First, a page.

First small construction in a new series based on Otomi cutout figure books – these are charms (encantos) based on the properties in the spirits represented in the cutouts. This piece is an encanto for the Nagual figure. Naguales are humans who can turn themselves into birdlike creatures. The Nagual often flies through the night, looking for newborn babies. Blood sucked from babies and weakened individuals constitute the Nagual’s diet. Often believed to be distant in-laws or family members attacking their kin, Naguales are viewed as being negative to family reproduction.
Notes from the Missouri Museum of Anthropology
The Otomi Indians live in San Pablito, a city in the east-central Mexican plateau of Sierra de Puebla. Traditionally, the Otomi have relied on agriculture as their means of survival. As a result, many of their religious beliefs and practices involve the spirits found in seeds, crop plants, and ecological forces such as rain and sun. These spirits embody certain qualities that not only must be respected but also are used by the Otomi to pass on societal values.
Intricate paper cutouts are made of these spirits by folding a piece of amate paper in half, rendering a symmetrical figurine. Amate is made by stripping the inner bark from certain trees, then processing it into paper. The figurines are then used by religious leaders in rituals and offerings performed to control the spirits represented in the cutouts. The rituals are usually performed to cure and prevent disease or to ensure crop fertility and the health of domestic animals. More importantly, the cutouts show how the Otomi view the world and their place within it.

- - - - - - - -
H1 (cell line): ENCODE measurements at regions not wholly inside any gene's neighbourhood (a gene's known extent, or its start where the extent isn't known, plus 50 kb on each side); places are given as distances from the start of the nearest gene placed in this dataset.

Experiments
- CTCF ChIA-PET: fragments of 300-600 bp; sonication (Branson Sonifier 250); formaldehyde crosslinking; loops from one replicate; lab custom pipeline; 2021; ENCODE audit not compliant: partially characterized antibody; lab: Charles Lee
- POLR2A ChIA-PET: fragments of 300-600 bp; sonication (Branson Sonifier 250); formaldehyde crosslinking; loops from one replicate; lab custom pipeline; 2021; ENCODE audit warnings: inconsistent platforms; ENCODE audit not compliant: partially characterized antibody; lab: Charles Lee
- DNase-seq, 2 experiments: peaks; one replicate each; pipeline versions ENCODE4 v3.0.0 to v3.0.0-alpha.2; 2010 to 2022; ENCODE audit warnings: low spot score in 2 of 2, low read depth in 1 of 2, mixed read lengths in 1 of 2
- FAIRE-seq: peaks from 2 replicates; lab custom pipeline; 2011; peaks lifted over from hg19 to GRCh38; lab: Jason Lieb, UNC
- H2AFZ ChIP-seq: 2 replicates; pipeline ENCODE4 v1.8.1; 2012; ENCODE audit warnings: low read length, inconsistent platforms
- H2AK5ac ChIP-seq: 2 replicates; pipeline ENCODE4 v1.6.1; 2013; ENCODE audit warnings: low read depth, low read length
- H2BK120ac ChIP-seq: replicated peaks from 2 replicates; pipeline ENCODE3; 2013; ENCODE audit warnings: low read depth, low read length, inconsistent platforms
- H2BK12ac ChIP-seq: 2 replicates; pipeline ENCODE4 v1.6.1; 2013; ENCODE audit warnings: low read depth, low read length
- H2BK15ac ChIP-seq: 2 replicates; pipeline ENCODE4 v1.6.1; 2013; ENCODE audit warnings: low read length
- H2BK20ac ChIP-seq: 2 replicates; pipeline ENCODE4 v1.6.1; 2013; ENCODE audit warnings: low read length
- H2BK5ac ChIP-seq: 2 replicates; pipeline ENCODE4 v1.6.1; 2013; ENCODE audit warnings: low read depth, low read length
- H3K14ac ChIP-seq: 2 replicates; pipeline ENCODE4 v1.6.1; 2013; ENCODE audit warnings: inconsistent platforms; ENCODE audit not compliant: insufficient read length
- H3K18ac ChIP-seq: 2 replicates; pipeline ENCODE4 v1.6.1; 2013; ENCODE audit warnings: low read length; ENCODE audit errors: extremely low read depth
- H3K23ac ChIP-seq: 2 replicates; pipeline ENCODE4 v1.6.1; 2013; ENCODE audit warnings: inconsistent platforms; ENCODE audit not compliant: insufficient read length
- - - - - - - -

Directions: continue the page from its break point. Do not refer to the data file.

This exhibit presents examples of different varieties of Otomi cutout figurines from the Museum’s ethnographic collections. These items, which date to the late 1970s, were collected and donated by Dr. Alan R. Sandstrom, coordinator of the Indiana University/Purdue University anthropology program. Much of the content of this online exhibit is based on Dr. Sandstrom’s research and writings about the Otomi.
Kinship Figures: The Otomi depend on their kin groups for survival; thus kinship is an important part of Otomi life. A variety of cutout figurines reflects the importance of familial relationships.
Fertility Figures: Fertility and success of yearly crops are key to Otomi survival. Figurines representing seed spirits show the importance of agriculture as well as the benefits that come from nature.
Nature Figures: Figurines in this category represent the spirits of the forces of nature. As the Otomi rely on crop success for survival, these spirits remind the Otomi that their livelihood is at the mercy of nature.
Anti-Culture Figures: Figurines in the Anti-Culture category represent spirits that go against the basic values and beliefs of Otomi culture.
Intermediary Figures: The figurines in this category represent spirits that act as messengers between the human and spirit worlds.
From my own book of Otomi Cutouts: